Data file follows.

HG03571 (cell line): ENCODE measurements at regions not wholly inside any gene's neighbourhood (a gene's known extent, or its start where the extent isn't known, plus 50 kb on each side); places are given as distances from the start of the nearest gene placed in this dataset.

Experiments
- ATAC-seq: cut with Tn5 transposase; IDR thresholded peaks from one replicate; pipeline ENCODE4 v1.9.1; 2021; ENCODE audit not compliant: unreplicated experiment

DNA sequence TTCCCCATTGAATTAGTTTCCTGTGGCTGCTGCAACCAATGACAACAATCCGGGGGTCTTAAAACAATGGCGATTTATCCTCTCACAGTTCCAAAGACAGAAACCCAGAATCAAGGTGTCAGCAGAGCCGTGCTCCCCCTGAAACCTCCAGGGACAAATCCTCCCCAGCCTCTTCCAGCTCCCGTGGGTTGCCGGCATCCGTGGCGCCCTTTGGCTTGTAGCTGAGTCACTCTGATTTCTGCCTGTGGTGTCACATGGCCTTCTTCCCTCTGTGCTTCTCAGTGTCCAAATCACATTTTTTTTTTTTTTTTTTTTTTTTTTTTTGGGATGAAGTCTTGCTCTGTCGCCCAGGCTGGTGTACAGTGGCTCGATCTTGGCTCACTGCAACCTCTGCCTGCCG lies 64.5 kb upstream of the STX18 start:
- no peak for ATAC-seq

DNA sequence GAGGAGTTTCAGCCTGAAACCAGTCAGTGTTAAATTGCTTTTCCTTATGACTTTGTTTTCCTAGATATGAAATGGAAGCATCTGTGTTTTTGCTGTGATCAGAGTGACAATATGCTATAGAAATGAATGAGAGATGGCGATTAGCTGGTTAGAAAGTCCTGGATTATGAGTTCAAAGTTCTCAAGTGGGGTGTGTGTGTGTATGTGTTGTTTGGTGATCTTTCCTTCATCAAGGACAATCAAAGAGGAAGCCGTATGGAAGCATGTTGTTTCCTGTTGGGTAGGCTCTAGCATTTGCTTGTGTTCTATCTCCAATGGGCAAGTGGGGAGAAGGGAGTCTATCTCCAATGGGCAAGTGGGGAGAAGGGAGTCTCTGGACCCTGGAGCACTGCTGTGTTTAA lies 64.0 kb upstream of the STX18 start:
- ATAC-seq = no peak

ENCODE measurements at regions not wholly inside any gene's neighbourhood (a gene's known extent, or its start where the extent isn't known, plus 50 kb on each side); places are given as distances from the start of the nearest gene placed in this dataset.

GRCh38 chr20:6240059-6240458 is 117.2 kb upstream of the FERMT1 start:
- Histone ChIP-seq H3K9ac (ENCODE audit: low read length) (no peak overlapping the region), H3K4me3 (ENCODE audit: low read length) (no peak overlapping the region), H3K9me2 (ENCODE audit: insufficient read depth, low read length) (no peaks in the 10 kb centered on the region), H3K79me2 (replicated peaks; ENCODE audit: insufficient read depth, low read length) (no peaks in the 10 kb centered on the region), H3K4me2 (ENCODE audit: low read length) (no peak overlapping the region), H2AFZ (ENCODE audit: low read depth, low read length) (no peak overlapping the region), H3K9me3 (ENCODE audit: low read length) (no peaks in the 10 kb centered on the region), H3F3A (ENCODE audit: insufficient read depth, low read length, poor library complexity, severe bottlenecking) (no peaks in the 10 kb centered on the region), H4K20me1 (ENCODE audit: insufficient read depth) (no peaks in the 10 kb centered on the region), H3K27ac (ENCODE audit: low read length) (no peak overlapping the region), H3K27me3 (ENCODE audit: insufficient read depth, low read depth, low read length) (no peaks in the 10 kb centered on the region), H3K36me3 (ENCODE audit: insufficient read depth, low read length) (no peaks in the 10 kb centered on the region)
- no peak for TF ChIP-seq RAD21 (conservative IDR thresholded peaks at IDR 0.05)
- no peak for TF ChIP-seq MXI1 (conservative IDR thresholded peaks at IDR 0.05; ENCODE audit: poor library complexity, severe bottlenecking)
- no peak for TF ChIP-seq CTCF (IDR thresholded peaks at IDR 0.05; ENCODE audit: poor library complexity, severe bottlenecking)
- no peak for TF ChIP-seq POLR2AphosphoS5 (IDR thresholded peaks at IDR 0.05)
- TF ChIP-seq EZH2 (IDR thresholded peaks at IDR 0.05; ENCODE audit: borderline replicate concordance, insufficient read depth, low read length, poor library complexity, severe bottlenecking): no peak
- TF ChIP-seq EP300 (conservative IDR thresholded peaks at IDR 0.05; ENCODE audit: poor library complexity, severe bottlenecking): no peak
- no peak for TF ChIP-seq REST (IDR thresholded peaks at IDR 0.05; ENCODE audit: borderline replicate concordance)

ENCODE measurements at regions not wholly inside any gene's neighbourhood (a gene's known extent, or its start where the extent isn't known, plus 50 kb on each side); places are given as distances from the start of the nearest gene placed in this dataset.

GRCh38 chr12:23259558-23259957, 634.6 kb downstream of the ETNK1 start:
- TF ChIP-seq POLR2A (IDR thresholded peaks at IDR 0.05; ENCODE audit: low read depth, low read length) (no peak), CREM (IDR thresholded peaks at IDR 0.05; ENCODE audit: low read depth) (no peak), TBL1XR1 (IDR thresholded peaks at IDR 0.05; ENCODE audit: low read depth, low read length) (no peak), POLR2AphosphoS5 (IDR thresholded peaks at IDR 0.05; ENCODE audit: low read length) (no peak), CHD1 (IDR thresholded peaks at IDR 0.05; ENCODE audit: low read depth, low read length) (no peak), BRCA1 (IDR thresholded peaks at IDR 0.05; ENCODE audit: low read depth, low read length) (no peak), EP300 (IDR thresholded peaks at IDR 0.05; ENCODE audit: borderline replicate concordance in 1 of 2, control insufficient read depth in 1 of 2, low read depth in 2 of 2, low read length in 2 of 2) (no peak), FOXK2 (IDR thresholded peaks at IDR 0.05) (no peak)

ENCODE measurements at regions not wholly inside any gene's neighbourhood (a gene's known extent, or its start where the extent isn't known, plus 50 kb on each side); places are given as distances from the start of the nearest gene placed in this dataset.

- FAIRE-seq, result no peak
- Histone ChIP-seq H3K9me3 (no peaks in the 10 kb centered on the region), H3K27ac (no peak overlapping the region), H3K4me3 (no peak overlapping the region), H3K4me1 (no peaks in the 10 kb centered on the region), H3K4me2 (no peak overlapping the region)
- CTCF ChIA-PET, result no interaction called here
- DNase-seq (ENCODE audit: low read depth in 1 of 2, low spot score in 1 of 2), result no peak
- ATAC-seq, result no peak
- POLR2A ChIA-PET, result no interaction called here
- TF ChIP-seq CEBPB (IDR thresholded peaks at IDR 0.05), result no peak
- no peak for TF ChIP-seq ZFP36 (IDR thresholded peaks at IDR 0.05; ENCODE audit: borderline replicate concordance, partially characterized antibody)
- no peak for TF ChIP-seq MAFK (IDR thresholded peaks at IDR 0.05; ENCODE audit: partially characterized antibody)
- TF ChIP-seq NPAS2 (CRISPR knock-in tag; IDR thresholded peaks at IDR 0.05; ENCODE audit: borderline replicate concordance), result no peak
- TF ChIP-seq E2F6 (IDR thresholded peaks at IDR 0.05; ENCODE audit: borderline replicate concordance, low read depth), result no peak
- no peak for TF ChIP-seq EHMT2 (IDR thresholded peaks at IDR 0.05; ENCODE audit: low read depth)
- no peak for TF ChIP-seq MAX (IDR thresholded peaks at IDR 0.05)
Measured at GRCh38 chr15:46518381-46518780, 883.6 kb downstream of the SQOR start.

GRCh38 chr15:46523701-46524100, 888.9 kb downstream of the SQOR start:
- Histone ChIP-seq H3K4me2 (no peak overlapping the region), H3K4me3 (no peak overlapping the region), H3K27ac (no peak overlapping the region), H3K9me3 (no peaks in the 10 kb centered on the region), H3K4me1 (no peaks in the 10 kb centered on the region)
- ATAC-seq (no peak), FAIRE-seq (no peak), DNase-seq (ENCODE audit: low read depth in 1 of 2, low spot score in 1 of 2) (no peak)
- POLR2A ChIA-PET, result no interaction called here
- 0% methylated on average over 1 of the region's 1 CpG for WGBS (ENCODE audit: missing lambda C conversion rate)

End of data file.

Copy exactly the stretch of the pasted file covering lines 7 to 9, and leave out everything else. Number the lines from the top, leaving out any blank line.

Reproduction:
- ATAC-seq = no peak

ENCODE measurements at regions not wholly inside any gene's neighbourhood (a gene's known extent, or its start where the extent isn't known, plus 50 kb on each side); places are given as distances from the start of the nearest gene placed in this dataset.

GRCh38 chr20:6240059-6240458 is 117.2 kb upstream of the FERMT1 start: